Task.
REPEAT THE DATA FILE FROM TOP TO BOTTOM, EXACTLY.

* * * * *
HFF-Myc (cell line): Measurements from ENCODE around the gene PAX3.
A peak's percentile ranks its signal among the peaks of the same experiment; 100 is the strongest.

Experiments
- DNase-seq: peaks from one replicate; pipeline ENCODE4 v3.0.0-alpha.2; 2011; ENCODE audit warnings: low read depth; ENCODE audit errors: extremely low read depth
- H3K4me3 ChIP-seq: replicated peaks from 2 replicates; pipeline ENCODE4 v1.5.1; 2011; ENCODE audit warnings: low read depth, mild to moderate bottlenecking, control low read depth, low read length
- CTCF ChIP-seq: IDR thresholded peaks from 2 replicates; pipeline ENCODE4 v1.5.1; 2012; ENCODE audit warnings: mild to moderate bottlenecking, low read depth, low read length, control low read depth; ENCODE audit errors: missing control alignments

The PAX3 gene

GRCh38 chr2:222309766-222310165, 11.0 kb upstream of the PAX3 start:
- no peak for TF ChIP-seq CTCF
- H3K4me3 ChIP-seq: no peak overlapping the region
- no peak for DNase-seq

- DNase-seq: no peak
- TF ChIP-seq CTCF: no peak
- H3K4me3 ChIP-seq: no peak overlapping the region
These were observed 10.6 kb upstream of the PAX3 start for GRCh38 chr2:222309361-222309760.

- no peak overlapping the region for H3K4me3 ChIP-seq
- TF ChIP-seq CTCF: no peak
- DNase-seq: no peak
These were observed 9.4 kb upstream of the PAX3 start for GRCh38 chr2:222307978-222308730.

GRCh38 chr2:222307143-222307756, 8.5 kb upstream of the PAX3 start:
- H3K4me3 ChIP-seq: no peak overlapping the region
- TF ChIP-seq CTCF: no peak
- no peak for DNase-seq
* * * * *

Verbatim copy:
HFF-Myc (cell line): Measurements from ENCODE around the gene PAX3.
A peak's percentile ranks its signal among the peaks of the same experiment; 100 is the strongest.

Experiments
- DNase-seq: peaks from one replicate; pipeline ENCODE4 v3.0.0-alpha.2; 2011; ENCODE audit warnings: low read depth; ENCODE audit errors: extremely low read depth
- H3K4me3 ChIP-seq: replicated peaks from 2 replicates; pipeline ENCODE4 v1.5.1; 2011; ENCODE audit warnings: low read depth, mild to moderate bottlenecking, control low read depth, low read length
- CTCF ChIP-seq: IDR thresholded peaks from 2 replicates; pipeline ENCODE4 v1.5.1; 2012; ENCODE audit warnings: mild to moderate bottlenecking, low read depth, low read length, control low read depth; ENCODE audit errors: missing control alignments

The PAX3 gene

GRCh38 chr2:222309766-222310165, 11.0 kb upstream of the PAX3 start:
- no peak for TF ChIP-seq CTCF
- H3K4me3 ChIP-seq: no peak overlapping the region
- no peak for DNase-seq

- DNase-seq: no peak
- TF ChIP-seq CTCF: no peak
- H3K4me3 ChIP-seq: no peak overlapping the region
These were observed 10.6 kb upstream of the PAX3 start for GRCh38 chr2:222309361-222309760.

- no peak overlapping the region for H3K4me3 ChIP-seq
- TF ChIP-seq CTCF: no peak
- DNase-seq: no peak
These were observed 9.4 kb upstream of the PAX3 start for GRCh38 chr2:222307978-222308730.

GRCh38 chr2:222307143-222307756, 8.5 kb upstream of the PAX3 start:
- H3K4me3 ChIP-seq: no peak overlapping the region
- TF ChIP-seq CTCF: no peak
- no peak for DNase-seq